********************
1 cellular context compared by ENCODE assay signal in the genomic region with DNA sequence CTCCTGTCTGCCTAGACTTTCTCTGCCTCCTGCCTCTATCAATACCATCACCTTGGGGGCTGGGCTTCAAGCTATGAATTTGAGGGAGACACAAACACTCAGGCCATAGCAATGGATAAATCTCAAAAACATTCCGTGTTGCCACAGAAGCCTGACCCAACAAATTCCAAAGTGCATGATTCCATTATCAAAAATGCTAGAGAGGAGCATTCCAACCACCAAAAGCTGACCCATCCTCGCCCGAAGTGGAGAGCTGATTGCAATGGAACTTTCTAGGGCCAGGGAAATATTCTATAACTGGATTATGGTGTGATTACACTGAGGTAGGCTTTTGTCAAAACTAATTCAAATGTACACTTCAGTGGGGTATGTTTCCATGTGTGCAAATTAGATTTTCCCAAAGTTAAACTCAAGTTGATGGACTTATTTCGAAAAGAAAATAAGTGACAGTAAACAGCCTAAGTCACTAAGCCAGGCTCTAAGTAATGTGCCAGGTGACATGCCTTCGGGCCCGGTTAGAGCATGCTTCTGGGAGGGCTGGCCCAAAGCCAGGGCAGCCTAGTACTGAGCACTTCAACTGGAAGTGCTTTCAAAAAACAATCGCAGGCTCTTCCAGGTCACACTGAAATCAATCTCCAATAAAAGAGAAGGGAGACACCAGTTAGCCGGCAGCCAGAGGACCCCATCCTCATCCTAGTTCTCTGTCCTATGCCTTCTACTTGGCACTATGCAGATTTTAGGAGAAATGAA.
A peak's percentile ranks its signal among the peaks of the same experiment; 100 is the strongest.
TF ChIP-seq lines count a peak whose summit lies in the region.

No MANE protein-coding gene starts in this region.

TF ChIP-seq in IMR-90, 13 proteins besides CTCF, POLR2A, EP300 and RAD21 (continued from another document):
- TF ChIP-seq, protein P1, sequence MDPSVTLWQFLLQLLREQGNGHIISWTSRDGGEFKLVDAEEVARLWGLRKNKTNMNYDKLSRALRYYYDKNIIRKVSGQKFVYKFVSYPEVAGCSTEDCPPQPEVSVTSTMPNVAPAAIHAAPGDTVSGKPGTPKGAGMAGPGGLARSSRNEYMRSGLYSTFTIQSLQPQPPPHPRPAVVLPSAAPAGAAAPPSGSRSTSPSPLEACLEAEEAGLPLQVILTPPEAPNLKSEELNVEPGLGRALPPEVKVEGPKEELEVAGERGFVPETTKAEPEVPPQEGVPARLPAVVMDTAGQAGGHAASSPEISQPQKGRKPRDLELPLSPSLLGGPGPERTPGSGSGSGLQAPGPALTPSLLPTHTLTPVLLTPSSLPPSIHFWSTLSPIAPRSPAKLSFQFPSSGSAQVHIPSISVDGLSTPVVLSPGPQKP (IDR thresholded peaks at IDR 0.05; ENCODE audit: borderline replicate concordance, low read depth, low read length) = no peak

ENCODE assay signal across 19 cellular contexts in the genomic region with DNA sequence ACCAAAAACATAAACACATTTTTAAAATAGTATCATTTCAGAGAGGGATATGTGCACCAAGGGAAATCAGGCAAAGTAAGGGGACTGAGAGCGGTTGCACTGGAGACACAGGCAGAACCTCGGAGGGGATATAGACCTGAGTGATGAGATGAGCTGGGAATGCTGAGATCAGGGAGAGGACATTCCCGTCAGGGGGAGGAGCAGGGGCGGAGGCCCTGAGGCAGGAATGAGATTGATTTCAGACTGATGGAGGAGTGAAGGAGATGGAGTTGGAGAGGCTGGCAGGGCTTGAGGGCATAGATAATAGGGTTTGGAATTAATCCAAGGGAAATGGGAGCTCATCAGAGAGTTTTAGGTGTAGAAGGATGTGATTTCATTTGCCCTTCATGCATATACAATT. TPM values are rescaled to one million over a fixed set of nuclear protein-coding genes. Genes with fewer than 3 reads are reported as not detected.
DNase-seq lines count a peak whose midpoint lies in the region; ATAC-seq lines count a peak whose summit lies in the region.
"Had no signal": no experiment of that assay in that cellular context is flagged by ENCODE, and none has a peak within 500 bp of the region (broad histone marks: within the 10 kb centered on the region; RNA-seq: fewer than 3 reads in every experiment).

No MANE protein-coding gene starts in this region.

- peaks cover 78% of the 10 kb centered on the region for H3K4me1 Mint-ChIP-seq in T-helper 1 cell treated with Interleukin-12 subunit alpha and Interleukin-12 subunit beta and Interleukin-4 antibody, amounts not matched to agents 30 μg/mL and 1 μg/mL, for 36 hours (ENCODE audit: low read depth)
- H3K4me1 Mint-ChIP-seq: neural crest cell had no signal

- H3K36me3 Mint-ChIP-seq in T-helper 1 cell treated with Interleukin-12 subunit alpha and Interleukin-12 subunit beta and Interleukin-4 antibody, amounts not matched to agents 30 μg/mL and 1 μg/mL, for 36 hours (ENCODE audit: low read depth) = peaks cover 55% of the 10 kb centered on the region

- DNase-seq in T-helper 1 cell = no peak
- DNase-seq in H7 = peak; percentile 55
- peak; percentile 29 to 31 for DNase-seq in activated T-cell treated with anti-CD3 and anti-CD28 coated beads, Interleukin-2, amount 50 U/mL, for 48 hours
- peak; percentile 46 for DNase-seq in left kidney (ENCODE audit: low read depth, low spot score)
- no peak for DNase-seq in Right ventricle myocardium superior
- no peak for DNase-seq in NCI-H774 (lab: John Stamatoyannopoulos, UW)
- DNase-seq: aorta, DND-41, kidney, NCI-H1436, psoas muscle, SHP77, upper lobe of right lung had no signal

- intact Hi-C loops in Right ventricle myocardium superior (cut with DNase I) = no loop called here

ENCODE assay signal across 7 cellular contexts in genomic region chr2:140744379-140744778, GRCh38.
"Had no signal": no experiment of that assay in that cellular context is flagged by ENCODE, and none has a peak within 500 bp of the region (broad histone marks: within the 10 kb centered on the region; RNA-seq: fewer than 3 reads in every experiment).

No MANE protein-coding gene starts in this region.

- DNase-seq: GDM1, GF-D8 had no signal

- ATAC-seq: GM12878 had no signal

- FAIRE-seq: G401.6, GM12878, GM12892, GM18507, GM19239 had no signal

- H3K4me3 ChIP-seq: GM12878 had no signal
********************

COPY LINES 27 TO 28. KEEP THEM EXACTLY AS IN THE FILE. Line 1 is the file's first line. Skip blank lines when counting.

- FAIRE-seq: G401.6, GM12878, GM12892, GM18507, GM19239 had no signal

- H3K4me3 ChIP-seq: GM12878 had no signal